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Amazon Prime Instant Video - Page 8

post #211 of 1235
Quote:
Originally Posted by b_scott View Post

here's the problem with this argument - it's predicated by being written by a person who doesn't want to watch older movies.

To me, Netflix is for movie/tv enthusiasts who want to fill up on old movies and TV they missed or rewatch old favorites. Sure the new movies are great too, but I watch far more media that is 5 years old or older.

It would be interesting to see what the breakdown is on this as far as Netflix members are concerned. i don't watch much older content so I rarely use the streaming service and am getting more and more frustrated with the long wait times for new Blu Ray releases so I have migrated some of my viewing habits to PPV on Amazon and iTunes. Now it seems Netflix is best for prior season TV shows on disc--for me. I did get Red yesterday and was thrilled to finally get a new release. Regardless, competition is good and I'll stick with Netflix for now--I have the 2 disc option but I'll leave in a heartbeat if it no longer proves useful for my viewing habits. As for Amazon's place in the streaming market, ironic that they host Netflix on their servers.
post #212 of 1235
Quote:
Originally Posted by plasma21 View Post

you mean "faze" don't you....

do i? hmmm
post #213 of 1235
Amazon is trying to dethrone Netflix.
Put on your tinfoil hat, speculate on all the negatives and get in your bunker!
post #214 of 1235
Quote:
Originally Posted by Taperwood View Post

Amazon has tied the price of their streaming service to something they have very little control over, which is the cost of shipping. That adds a layer of complexity to Amazon's streaming costs that Netflix does not have. That's all I'm saying. There is no speculation there.

Sure there is. You're imagining a linear relationship between the fuel-oil component cost of shipping the the price of shipping for Amazon and further that there's a linear relationship between the cost to provide Prime services and the price that Amazon will place on membership. I don't think that either linear relationship exists. The cost of oil has experienced pretty wild fluctuations over the past 5 years, yet the cost of Amazon Prime membership has remained the same (there was a period during 2008 when the crude oil prices were 40% higher than today's). My guess would be that Amazon's shipping costs were a lot higher when they started offering the Prime service. Hell, Amazon has been giving slow-boat ground shipping away on greater-than-$X-purchases for years.

I think that Amazon Prime is a "loss-leader"--give people a great deal to get them in the door and they'll very often leave with a bunch more stuff than they came for. There's been a rumor for the past year that Amazon's been trying to figure out a way to give Kindles away to Prime members.
post #215 of 1235
Quote:
Originally Posted by michaeltscott View Post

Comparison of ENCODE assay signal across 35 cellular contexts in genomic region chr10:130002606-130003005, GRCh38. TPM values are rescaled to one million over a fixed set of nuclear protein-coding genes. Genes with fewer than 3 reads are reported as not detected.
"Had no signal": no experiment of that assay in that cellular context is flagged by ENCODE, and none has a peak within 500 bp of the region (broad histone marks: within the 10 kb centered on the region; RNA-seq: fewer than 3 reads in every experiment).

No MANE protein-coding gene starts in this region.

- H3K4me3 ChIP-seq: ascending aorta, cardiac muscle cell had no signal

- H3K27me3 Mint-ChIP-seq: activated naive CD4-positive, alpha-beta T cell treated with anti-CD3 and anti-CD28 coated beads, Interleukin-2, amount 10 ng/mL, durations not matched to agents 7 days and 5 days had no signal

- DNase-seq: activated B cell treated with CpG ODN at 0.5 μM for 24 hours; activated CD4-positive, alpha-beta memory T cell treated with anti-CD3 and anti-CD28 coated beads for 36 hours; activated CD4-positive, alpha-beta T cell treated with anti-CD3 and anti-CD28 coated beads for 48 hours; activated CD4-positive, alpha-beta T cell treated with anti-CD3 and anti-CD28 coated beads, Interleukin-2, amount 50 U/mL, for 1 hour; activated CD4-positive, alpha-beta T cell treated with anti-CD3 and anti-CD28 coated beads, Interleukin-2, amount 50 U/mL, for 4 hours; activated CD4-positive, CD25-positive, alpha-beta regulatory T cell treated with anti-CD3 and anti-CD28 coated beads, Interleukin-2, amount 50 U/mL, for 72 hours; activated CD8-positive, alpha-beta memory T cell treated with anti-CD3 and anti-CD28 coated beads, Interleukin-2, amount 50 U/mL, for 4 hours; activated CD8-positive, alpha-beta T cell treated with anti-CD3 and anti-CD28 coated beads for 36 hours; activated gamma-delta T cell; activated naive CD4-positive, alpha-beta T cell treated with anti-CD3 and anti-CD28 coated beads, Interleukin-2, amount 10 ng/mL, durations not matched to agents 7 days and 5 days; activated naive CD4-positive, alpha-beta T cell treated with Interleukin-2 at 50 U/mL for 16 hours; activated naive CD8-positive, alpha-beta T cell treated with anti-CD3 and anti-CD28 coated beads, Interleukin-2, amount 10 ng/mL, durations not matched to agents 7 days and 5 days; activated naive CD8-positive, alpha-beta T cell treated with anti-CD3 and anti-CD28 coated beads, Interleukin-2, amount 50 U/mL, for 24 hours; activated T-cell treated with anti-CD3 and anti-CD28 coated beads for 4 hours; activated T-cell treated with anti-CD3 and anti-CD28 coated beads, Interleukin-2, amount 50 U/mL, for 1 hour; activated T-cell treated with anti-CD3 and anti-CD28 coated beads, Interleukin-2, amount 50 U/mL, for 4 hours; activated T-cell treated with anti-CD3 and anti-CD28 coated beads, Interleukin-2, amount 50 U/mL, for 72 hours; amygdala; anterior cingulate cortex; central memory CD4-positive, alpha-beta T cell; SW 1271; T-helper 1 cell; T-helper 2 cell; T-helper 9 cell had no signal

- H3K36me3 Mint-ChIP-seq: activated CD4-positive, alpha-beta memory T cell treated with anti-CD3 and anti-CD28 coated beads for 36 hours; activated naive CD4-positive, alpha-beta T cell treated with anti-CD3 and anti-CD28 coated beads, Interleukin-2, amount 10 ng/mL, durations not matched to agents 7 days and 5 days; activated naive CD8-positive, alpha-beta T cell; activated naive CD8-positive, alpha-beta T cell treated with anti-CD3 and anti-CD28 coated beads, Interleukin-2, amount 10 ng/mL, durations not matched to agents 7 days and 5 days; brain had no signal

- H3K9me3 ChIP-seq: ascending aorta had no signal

I think that Amazon Prime is a "loss-leader"--give people a great deal to get them in the door and they'll very often leave with a bunch more stuff than they came for. There's been a rumor for the past year that Amazon's been trying to figure out a way to give Kindles away to Prime members.

That is really the best way to describe Prime. I have already used my Prime to buy Blu Rays I wouldn't have bought before because they were less than $25. Now I can wait for the price to go down and get them to add to my collection and not worry about shipping. I doubt I'll really save any money and probably end up spending more, but that's not really the issue--Amazon customers are happy and so is Amazon.
post #216 of 1235
Quote:
Originally Posted by michaeltscott View Post

The cost of oil has experienced pretty wild fluctuations over the past 5 years, yet the cost of Amazon Prime membership has remained the same (there was a period during 2008 when the crude oil prices were 40% higher than today's). My guess would be that Amazon's shipping costs were a lot higher when they started offering the Prime service. Hell, Amazon has been giving slow-boat ground shipping away on greater-than-$X-purchases for years.

I think that Amazon Prime is a "loss-leader"--give people a great deal to get them in the door and they'll very often leave with a bunch more stuff than they came for. There's been a rumor for the past year that Amazon's been trying to figure out a way to give Kindles away to Prime members.

In the past, I wondered how Amazon could do it on free shipping / $25 minimum / non Prime .. especially when I would place a small order at it ships in two different boxes, that being before I became a Prime member .. however, due to the deep volume discounts they get from UPS / USPS based on volume, they are still making money ..

Prime membership is a good value for the consumer as well as Amazon .. figuring in $80 a year over a large customer base, some of which won't use up the whole cost in shipping fees in a year .. same concept as the club stores, such as Costco / SAMS etc ..

Bezos has positioned Amazon as the King of on-line retailers without a doubt .. I believe part of the Prime streaming bonus deal is another attempt to throw the gauntlet down on Walmart / VUDU ..

What I don't understand is the moaning a groaning about quality and selection .. it's a bonus, folks .. costs nothing more than Prime did 2 weeks ago ..